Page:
Cancer > Mayo Clinic Researchers Design Personalized Vaccines to Fight Cancer

Mayo Clinic Researchers Design Personalized Vaccines to Fight Cancer

By Carrie Printz Illustration by Selva Negra

TAPPING INTO THE POWER of vaccines, Mayo Clinic researchers are working to target each patient’s unique cancer.

Drawing on advances in genetic sequencing and data analytics, scientists are developing vaccines that help the body’s immune system recognize and attack cancer cells. Keith Knutson, Ph.D., co-leader of the David F. and Margaret T. Grohne Cancer Immunology and Immunotherapy Program at Mayo Clinic Comprehensive Cancer Center in Florida, is leading the research.

Individualized cancer vaccines are designed to recognize a specific disease-related protein. As the immune system learns to recognize the protein, it can begin to fight it.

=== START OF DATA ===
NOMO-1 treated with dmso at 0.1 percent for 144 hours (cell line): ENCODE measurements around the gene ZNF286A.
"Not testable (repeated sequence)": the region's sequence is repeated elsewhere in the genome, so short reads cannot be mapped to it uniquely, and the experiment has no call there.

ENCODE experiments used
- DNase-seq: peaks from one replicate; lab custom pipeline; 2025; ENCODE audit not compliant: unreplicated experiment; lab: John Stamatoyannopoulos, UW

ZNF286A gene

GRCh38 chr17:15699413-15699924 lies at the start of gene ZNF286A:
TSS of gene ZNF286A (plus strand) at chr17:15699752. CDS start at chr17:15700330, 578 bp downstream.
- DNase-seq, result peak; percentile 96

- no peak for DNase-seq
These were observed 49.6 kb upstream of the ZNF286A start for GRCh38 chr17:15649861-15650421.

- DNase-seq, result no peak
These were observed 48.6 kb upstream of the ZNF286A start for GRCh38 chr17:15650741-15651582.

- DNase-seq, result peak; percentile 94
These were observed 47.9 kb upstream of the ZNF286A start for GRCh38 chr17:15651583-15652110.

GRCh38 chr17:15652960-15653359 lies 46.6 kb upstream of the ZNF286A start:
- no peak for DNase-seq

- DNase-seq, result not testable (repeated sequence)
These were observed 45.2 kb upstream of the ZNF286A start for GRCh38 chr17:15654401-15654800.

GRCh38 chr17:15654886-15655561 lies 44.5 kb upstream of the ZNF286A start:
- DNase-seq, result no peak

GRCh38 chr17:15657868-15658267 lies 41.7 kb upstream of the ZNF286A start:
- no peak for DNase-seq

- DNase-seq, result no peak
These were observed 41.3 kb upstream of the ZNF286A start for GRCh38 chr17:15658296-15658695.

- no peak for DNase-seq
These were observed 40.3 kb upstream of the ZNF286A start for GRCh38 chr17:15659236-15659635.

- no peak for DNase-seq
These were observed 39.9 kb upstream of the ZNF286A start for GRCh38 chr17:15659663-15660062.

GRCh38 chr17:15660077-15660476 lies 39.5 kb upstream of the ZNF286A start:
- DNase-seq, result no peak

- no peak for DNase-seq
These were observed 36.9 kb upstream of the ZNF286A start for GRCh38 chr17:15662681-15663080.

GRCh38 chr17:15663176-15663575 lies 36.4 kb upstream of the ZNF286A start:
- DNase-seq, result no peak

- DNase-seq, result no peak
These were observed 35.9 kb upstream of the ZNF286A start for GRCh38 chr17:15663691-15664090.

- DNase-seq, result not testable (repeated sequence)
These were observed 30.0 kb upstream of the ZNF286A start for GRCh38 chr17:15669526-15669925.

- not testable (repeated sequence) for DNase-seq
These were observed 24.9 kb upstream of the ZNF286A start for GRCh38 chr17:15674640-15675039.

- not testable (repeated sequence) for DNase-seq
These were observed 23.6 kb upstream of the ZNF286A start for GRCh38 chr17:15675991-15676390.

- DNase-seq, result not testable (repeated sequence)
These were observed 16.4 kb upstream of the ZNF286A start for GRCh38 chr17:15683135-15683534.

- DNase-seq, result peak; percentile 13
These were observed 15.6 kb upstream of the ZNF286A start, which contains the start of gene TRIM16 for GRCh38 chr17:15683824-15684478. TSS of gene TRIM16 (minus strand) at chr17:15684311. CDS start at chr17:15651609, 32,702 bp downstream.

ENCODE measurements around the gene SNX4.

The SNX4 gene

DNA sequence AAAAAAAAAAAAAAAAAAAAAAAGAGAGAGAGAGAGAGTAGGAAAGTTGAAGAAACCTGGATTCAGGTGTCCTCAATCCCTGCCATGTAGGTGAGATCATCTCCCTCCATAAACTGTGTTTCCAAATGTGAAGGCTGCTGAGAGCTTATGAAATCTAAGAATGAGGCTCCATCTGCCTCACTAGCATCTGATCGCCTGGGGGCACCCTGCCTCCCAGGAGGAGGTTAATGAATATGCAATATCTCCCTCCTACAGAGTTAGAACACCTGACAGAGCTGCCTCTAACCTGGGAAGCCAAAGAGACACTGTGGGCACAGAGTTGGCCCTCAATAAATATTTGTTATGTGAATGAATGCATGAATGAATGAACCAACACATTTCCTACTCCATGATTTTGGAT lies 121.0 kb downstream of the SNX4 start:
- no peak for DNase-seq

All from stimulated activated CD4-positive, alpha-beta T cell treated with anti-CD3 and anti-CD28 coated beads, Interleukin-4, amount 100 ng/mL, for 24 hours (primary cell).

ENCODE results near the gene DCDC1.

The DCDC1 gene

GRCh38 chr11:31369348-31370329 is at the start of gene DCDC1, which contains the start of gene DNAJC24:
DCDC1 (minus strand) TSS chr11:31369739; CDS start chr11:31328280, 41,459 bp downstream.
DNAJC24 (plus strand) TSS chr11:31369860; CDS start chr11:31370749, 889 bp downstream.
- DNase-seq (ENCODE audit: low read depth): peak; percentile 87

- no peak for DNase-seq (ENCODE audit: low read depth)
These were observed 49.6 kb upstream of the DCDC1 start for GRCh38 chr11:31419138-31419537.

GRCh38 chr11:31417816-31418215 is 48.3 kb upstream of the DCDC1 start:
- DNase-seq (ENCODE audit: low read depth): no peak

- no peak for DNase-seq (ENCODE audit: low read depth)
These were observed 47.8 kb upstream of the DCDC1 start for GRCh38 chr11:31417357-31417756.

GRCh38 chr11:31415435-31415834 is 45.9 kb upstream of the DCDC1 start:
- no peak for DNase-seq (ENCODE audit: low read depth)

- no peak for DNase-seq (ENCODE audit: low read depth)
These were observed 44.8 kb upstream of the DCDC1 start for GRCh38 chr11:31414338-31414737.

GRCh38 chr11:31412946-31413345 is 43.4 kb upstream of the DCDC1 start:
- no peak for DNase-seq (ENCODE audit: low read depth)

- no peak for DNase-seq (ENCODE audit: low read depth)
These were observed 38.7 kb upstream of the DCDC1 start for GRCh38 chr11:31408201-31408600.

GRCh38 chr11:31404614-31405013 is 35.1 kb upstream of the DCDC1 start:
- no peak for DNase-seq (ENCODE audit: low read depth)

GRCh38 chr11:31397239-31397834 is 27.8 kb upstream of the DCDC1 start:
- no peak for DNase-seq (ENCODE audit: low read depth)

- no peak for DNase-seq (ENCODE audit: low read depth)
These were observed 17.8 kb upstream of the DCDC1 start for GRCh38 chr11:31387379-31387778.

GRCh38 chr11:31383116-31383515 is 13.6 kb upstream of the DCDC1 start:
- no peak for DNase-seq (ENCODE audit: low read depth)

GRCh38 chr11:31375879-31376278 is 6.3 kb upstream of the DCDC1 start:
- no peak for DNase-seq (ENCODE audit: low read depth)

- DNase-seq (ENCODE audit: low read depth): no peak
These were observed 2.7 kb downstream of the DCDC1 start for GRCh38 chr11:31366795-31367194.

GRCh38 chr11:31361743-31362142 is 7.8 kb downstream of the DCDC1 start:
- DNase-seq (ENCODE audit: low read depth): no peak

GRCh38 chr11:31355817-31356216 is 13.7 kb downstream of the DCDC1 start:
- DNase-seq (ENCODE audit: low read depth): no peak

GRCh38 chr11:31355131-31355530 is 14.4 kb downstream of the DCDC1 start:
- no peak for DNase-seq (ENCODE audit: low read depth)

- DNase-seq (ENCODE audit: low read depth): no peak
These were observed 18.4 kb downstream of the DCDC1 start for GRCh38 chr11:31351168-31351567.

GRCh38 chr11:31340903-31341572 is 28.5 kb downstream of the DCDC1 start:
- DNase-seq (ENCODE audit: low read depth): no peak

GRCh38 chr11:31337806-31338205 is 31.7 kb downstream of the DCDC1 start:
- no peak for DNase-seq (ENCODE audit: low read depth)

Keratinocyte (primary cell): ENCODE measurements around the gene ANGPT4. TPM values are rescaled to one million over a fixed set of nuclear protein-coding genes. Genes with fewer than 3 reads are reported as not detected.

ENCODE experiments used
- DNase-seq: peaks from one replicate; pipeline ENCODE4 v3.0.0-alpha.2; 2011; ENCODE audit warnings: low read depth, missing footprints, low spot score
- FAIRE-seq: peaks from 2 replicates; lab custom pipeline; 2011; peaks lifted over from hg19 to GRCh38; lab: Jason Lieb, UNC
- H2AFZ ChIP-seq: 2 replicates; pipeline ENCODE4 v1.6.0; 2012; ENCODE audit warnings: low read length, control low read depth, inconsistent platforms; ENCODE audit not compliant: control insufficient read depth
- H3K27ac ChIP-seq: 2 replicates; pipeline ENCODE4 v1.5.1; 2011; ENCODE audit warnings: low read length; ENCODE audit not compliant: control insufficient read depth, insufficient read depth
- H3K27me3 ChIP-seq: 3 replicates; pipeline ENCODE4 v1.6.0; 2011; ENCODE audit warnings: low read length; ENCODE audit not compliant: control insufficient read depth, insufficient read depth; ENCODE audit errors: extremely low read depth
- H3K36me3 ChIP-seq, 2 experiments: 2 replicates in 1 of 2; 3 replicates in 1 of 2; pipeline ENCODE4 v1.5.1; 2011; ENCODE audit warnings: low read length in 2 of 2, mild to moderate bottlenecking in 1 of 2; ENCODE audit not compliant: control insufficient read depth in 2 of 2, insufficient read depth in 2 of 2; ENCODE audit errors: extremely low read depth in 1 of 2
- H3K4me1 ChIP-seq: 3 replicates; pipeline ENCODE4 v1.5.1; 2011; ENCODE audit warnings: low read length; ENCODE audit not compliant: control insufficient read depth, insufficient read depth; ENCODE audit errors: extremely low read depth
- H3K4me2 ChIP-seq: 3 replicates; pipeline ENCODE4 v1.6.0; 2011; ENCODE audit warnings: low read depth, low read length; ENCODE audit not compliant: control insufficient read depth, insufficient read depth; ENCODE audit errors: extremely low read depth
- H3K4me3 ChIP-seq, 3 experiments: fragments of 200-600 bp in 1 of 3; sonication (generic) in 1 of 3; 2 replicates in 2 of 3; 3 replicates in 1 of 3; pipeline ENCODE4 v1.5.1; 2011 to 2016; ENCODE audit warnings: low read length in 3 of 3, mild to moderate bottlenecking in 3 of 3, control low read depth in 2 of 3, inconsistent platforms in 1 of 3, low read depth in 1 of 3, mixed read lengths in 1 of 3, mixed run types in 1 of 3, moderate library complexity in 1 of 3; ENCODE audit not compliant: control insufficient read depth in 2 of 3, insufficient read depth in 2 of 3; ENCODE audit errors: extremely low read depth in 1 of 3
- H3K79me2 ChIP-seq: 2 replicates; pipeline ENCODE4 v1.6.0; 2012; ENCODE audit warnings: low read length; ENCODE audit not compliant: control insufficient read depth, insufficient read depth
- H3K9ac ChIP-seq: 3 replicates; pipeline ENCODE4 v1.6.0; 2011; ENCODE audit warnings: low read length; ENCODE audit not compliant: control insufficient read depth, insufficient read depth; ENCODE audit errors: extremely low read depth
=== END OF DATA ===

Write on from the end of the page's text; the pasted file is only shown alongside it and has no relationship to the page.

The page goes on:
To make the vaccines, scientists are homing in on unique tumor protein changes called neoantigens. They are found on the surfaces of cancer cells but do not occur on healthy cells. Because the immune system recognizes neoantigens as foreign, it will attack them.

Researchers create the vaccines by identifying between 20 and 30 protein changes in a person’s cancer. Recently, they combined a personalized vaccine with immunotherapy to treat breast cancer in animal models. The combination increased survival without causing any major side effects.

Dr. Knutson, who is recognized as the Andrew A. and Mary S. Sugg Professor of Cancer Research, and his colleagues hope to launch clinical trials testing the vaccines’ effectiveness for treating and preventing different cancer types in the near future.

Source: Discovery's Edge

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